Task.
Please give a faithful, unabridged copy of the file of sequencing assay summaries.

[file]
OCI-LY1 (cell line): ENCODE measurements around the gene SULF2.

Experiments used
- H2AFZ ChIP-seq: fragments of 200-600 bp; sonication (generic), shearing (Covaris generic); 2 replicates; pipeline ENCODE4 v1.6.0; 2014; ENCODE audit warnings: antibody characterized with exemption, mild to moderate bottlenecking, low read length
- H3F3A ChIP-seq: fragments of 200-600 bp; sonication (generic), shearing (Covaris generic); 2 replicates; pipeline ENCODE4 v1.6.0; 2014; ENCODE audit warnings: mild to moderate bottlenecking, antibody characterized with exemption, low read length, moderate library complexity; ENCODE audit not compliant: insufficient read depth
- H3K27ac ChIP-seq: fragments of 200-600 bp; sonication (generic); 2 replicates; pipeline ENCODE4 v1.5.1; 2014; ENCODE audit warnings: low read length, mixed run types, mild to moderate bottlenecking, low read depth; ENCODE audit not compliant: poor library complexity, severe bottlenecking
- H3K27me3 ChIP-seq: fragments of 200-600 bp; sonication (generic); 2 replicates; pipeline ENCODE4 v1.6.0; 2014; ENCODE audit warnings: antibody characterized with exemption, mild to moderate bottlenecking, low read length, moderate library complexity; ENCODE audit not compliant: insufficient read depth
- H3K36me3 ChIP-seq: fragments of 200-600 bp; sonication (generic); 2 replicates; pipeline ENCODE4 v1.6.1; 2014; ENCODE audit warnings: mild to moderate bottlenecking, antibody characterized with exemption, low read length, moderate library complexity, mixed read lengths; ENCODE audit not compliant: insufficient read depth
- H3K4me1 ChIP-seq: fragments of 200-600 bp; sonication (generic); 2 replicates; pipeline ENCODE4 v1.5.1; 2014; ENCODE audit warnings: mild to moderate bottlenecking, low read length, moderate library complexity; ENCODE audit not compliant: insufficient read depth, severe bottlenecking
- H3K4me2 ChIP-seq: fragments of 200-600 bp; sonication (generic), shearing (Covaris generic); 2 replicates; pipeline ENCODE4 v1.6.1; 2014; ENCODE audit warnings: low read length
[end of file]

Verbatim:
OCI-LY1 (cell line): ENCODE measurements around the gene SULF2.

Experiments used
- H2AFZ ChIP-seq: fragments of 200-600 bp; sonication (generic), shearing (Covaris generic); 2 replicates; pipeline ENCODE4 v1.6.0; 2014; ENCODE audit warnings: antibody characterized with exemption, mild to moderate bottlenecking, low read length
- H3F3A ChIP-seq: fragments of 200-600 bp; sonication (generic), shearing (Covaris generic); 2 replicates; pipeline ENCODE4 v1.6.0; 2014; ENCODE audit warnings: mild to moderate bottlenecking, antibody characterized with exemption, low read length, moderate library complexity; ENCODE audit not compliant: insufficient read depth
- H3K27ac ChIP-seq: fragments of 200-600 bp; sonication (generic); 2 replicates; pipeline ENCODE4 v1.5.1; 2014; ENCODE audit warnings: low read length, mixed run types, mild to moderate bottlenecking, low read depth; ENCODE audit not compliant: poor library complexity, severe bottlenecking
- H3K27me3 ChIP-seq: fragments of 200-600 bp; sonication (generic); 2 replicates; pipeline ENCODE4 v1.6.0; 2014; ENCODE audit warnings: antibody characterized with exemption, mild to moderate bottlenecking, low read length, moderate library complexity; ENCODE audit not compliant: insufficient read depth
- H3K36me3 ChIP-seq: fragments of 200-600 bp; sonication (generic); 2 replicates; pipeline ENCODE4 v1.6.1; 2014; ENCODE audit warnings: mild to moderate bottlenecking, antibody characterized with exemption, low read length, moderate library complexity, mixed read lengths; ENCODE audit not compliant: insufficient read depth
- H3K4me1 ChIP-seq: fragments of 200-600 bp; sonication (generic); 2 replicates; pipeline ENCODE4 v1.5.1; 2014; ENCODE audit warnings: mild to moderate bottlenecking, low read length, moderate library complexity; ENCODE audit not compliant: insufficient read depth, severe bottlenecking
- H3K4me2 ChIP-seq: fragments of 200-600 bp; sonication (generic), shearing (Covaris generic); 2 replicates; pipeline ENCODE4 v1.6.1; 2014; ENCODE audit warnings: low read length